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Reflections on Module 2

When I was writing my first Module, I kept hoping I had more space to write. And then with Module 2, I had sufficient space to write. I emailed my mentor with several thoughts on what I wanted to write about, and as usual, I ended up writing about something I had not included in any of my emails :-)

I anticipated that I would need more time, because I took so long with my first Module, so I asked for an extension. I stumbled upon Mukut's excellent front-line journal. I emailed my mentor and told her about how reading Mukut's post had pushed the boundaries further. (Thanks, Mukut!)

Sometimes I am afraid to write in the first-person narrative. Will I be selfish? Will I add my prejudices to the issue, and take away from it? How do I say this is important if I am only speaking from my experience? Of course there are times when you want to tell people "this is how I felt about this!" or even just to describe what something looked like, what a conversation relayed. Because in that moment, because you are the one that is present there, you are the eyes and the ears of the other world.

I had been thinking a lot about teenage pregnancy. There seemed to be more cases coming up. I had worked in a district upcountry and while I was getting an update from one of the people- for I often wonder about them, even when I have moved away from there- I was told about a girl who was in Grade Five who was living with her Grade Seven boyfriend. Their parents had given them a room to live in. They were pregnant with their first child and in that community, if you are old enough to get pregnant, you are old enough to live alone and start a family. The boy, who is about 12 years, continued to go to school while the girl, who is about 9, stayed in her new one-room apartment waiting for the birth of her first child. The room was by the roadside and I thought that the world should have been outraged! They should have thought "there is something going on here, what can we do?" Instead, the attitude was "ehh kids these days are having sex too early."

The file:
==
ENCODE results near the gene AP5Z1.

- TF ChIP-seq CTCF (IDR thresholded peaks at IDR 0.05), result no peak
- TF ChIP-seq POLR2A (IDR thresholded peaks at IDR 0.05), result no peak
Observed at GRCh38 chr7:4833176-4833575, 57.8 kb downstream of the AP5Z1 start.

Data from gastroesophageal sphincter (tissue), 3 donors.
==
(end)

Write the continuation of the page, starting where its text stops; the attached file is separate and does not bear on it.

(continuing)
Grace Ikirimat commented on the post. This was her comment: Today we had a discussion with Members of Parliament on teenage pregnancies and what they can do to stop this vice. They expressed their dilemmas in fighting this issue "What do i do when I'm invited as guest of honor to a marriage ceremony of a teenager. This information may be obtained through whisperers in the ceremony- that bride covered over there is just 15 years.....", " My campaign slogan was No defilement, I was warned by the men and women in my constituency that -we shall not vote for you, my son has defiled so why should I vote for u to jail my son...", ''I know of a boy who has impregnated 8 girls between 13-15 years at the same period in my constituency..." and many such statements. I'm disillusioned. how then can this be fought is this is what our legislators say??